Opt for low/no calorie sweeteners for a happy mouth

The International Sweeteners Association Supports World Oral Health Day 2024

Brussels, 20th March 2024: The International Sweeteners Association (ISA) is happy to renew its support to World Oral Health Day (WOHD), organised every year by the FDI World Dental Federation to raise awareness about the joint efforts needed to help reduce the global burden of oral diseases.

The beneficial role of low/no calorie sweeteners in dental health is well established. While excess sugar consumption can cause dental caries1, low/no calorie sweeteners cannot be fermented by oral bacteria and do not contribute to tooth decay.2,3

This year WOHD is celebrated with the topic “A happy mouth is a happy body and with the aim of promoting the multi-faceted nature of oral health, revealing its significant connections to our overall well-being4. The ISA campaign for WOHD 2024 aims to help improve oral health literacy for a happy mouth and to raise awareness on the role of a healthy, low-sugar diet in overall health.

A low sugar diet for a healthy mouth

Consuming too much sugar affects oral health by contributing to dental caries. On the contrary, low/no calorie sweeteners can contribute to good oral and dental health and to healthy food environments. 2,3 Reviewing the scientific data in 2011, the European Food Safety Authority (EFSA) also recognised that low/no calorie sweeteners help teeth retain the minerals they need to give them hardness and strength.5

Did you know? 

Low/no calorie sweeteners are frequently used in sugar free chewing gums. Chewing sugar-free gum stimulates the production of saliva and has been shown to have important oral health benefits.6

A happy mouth is a happy body

Oral diseases are among the most common noncommunicable diseases (NCDs) worldwide, affecting an estimated 3.5 billion people.7 They are linked to other chronic NCDs, thus affecting our overall health.7According to the World Health Organization (WHO) Global Strategy on Oral Health, the importance of addressing oral health is part of the global commitment to prevent and control NCDs.

It is important to recall that oral diseases are largely preventable and can be treated in their early stages. Managing the four main risk factors for oral diseases – an unhealthy diet high in sugar, tobacco use, harmful alcohol consumption, and poor oral hygiene – is key for prevention and to protect our overall well-being.4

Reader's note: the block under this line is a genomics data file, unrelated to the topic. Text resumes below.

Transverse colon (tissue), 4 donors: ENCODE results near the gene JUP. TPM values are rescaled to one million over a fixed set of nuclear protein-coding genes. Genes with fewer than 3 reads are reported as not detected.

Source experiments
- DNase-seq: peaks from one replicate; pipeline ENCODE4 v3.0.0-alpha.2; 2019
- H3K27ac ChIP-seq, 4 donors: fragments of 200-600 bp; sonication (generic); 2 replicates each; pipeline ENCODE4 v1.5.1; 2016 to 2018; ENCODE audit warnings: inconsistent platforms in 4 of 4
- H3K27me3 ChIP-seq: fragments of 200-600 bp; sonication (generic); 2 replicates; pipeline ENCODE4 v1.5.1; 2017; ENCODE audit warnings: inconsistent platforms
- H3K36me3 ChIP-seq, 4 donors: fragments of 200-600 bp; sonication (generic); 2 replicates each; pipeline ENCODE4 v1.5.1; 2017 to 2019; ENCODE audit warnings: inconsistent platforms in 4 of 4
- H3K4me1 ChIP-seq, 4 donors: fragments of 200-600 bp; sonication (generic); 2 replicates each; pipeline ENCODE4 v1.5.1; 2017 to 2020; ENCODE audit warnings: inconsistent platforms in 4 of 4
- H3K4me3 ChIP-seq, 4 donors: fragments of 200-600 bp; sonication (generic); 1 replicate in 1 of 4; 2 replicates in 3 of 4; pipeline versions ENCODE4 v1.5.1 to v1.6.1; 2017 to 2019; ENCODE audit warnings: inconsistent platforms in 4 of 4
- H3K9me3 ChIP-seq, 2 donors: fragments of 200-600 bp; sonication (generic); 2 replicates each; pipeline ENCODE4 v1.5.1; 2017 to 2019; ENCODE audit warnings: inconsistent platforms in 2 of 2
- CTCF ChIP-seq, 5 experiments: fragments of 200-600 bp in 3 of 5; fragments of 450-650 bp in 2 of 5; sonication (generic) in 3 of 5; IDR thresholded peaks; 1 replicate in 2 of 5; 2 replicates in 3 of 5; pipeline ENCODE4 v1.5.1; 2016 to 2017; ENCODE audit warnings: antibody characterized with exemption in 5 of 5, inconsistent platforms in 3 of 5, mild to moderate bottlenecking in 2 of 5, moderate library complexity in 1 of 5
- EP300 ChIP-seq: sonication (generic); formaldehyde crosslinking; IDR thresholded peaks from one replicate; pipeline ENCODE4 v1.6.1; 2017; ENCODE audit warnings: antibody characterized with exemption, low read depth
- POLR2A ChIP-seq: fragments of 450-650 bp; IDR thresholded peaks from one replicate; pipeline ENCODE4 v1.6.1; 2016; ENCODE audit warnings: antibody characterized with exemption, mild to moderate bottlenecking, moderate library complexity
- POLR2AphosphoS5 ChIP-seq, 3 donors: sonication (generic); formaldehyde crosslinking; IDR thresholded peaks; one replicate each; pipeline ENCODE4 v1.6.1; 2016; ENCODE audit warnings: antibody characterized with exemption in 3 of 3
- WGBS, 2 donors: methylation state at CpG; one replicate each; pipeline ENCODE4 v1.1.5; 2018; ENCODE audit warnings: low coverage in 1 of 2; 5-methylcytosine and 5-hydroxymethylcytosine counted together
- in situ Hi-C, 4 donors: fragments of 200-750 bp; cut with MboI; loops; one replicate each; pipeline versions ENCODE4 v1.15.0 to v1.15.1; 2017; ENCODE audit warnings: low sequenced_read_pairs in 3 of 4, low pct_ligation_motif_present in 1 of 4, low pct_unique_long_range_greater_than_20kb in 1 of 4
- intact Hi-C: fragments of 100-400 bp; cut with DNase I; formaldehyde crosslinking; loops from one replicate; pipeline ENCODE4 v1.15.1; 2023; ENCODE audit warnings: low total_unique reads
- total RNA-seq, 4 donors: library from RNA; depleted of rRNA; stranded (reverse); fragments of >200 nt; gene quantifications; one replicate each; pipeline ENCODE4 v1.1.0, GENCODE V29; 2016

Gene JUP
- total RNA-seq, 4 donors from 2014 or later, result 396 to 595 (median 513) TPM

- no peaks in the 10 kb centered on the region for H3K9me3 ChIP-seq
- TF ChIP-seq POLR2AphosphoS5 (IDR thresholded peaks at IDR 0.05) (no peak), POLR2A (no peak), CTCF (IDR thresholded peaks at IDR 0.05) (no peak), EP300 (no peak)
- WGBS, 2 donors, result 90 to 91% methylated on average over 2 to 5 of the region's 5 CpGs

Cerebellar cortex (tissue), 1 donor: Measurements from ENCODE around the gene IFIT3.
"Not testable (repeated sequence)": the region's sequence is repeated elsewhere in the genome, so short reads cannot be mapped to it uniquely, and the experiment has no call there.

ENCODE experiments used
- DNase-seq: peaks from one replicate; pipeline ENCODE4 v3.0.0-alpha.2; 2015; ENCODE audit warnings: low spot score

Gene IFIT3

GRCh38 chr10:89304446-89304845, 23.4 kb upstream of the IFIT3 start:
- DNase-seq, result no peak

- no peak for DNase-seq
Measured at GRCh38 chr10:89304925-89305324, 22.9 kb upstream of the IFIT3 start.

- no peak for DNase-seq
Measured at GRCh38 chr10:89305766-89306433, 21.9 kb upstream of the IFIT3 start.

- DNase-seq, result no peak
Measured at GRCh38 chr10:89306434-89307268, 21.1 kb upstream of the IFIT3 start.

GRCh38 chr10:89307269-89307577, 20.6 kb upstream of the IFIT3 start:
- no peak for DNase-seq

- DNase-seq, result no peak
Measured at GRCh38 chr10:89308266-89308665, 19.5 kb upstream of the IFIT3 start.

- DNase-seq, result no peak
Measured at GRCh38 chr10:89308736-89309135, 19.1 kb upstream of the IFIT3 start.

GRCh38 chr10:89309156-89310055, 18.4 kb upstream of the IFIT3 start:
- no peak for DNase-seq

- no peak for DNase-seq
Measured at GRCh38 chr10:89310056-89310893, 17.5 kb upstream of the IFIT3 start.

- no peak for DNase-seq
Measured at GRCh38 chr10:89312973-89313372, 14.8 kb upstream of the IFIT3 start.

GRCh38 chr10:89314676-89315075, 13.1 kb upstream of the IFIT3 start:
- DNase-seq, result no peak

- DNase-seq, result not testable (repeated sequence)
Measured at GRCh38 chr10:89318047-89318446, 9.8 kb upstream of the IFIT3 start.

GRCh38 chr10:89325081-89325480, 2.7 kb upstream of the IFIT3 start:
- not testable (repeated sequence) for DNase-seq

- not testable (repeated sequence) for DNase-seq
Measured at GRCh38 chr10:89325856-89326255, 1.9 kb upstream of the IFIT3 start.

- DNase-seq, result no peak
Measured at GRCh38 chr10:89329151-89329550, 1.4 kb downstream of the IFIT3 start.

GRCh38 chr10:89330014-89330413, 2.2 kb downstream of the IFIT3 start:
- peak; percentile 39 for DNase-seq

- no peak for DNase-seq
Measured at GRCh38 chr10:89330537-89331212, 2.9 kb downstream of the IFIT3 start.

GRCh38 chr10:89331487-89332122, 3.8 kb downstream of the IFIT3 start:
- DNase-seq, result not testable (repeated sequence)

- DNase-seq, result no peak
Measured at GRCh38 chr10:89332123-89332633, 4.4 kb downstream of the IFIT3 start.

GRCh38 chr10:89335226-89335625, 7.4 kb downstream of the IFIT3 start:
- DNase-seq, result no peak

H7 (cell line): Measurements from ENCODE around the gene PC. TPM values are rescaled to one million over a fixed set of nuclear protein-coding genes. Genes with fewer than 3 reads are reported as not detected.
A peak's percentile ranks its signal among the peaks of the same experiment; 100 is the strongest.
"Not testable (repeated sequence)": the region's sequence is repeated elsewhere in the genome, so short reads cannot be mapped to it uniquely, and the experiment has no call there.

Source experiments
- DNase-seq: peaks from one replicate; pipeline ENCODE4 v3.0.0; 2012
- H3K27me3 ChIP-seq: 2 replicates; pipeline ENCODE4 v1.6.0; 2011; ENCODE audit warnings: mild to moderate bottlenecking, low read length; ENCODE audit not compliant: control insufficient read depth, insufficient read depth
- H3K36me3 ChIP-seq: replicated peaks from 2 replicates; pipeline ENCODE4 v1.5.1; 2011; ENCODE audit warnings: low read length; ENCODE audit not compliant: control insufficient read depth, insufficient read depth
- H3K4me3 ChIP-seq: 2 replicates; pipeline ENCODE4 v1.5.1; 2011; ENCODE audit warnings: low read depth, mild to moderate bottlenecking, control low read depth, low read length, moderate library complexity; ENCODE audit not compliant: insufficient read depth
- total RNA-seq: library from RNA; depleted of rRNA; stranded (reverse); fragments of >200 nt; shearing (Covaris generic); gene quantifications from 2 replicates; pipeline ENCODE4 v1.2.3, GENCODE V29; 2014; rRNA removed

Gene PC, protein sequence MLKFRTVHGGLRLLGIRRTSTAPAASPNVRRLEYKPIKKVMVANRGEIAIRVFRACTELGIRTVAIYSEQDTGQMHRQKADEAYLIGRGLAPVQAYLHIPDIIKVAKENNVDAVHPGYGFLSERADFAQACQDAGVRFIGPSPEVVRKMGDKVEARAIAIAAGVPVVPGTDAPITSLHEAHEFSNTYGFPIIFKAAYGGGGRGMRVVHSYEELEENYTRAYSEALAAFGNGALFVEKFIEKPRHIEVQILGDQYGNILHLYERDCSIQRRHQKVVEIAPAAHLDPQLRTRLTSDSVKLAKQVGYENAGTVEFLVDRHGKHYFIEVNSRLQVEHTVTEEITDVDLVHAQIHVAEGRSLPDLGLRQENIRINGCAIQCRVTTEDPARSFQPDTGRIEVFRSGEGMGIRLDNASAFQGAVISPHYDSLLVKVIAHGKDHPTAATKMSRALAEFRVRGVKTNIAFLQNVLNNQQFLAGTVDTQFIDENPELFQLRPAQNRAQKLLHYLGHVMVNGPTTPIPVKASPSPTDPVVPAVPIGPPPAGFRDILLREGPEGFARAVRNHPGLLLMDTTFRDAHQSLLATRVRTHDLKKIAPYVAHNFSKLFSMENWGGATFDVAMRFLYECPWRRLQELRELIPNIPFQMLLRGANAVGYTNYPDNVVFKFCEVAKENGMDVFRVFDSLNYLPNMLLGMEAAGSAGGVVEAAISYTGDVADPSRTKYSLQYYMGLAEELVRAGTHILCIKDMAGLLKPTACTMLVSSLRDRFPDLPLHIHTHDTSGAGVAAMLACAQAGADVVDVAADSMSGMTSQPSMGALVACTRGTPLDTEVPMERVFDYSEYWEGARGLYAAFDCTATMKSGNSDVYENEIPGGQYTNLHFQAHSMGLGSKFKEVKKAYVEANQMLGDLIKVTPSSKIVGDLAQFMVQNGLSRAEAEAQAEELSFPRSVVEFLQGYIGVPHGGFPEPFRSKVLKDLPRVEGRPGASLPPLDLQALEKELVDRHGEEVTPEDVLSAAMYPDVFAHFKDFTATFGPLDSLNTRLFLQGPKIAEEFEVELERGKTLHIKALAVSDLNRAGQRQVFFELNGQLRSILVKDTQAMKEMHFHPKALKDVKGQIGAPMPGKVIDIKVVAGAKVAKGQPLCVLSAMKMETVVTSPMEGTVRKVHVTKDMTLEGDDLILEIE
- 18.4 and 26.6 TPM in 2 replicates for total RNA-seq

Engage in the conversation around World Oral Health Day 2024 on social media by using the dedicated hashtags: #ISA4WOHD#WOHD24 and #HappyMouth.

More information:

Media enquiries: media@sweeteners.org

1. World Health Organization (WHO) Guideline: Sugars intake for adults and children. Geneva: World Health Organization; 2015. Available at: https://www.who.int/nutrition/publications/guidelines/sugars_intake/en/
2. FDI Policy Statement: Sugar substitutes and their role in caries prevention. Adopted by the FDI General Assembly, 26th September 2008, Stockholm, Sweden. Available at: https://www.fdiworlddental.org/sugar-substitutes-and-their-role-caries-prevention (Accessed 5 March 2024)
3. Gibson S, Drewnowski J, Hill A, Raben B, Tuorila H, Windstrom E. Consensus statement on benefits of low-calorie sweeteners. Nutrition Bulletin 2014;39(4):386-389
4. World Oral Health Day (WOHD) 2024. Available at: https://www.worldoralhealthday.org/ (Accessed 5 March 2024)
5. Scientific opinion on the substantiation of health claims related to intense sweeteners. EFSA Journal 2011, 9(6), 2229. Available online: http://onlinelibrary.wiley.com/doi/10.2903/j.efsa.2011.2229/epdf
6. Newton JT, Awojobi O, Nasseripour M, Warburton F, Di Giorgio S, Gallagher JE, et al. A Systematic Review and Meta-Analysis of the Role of Sugar-Free Chewing Gum in Dental Caries. JDR Clin Trans Res. 2020;5(3):214-223
7. World Health Organization (WHO). Global oral health status report: towards universal health coverage for oral health by 2030. Geneva: World Health Organization. 2022. Licence: CC BY-NC-SA 3.0 IGO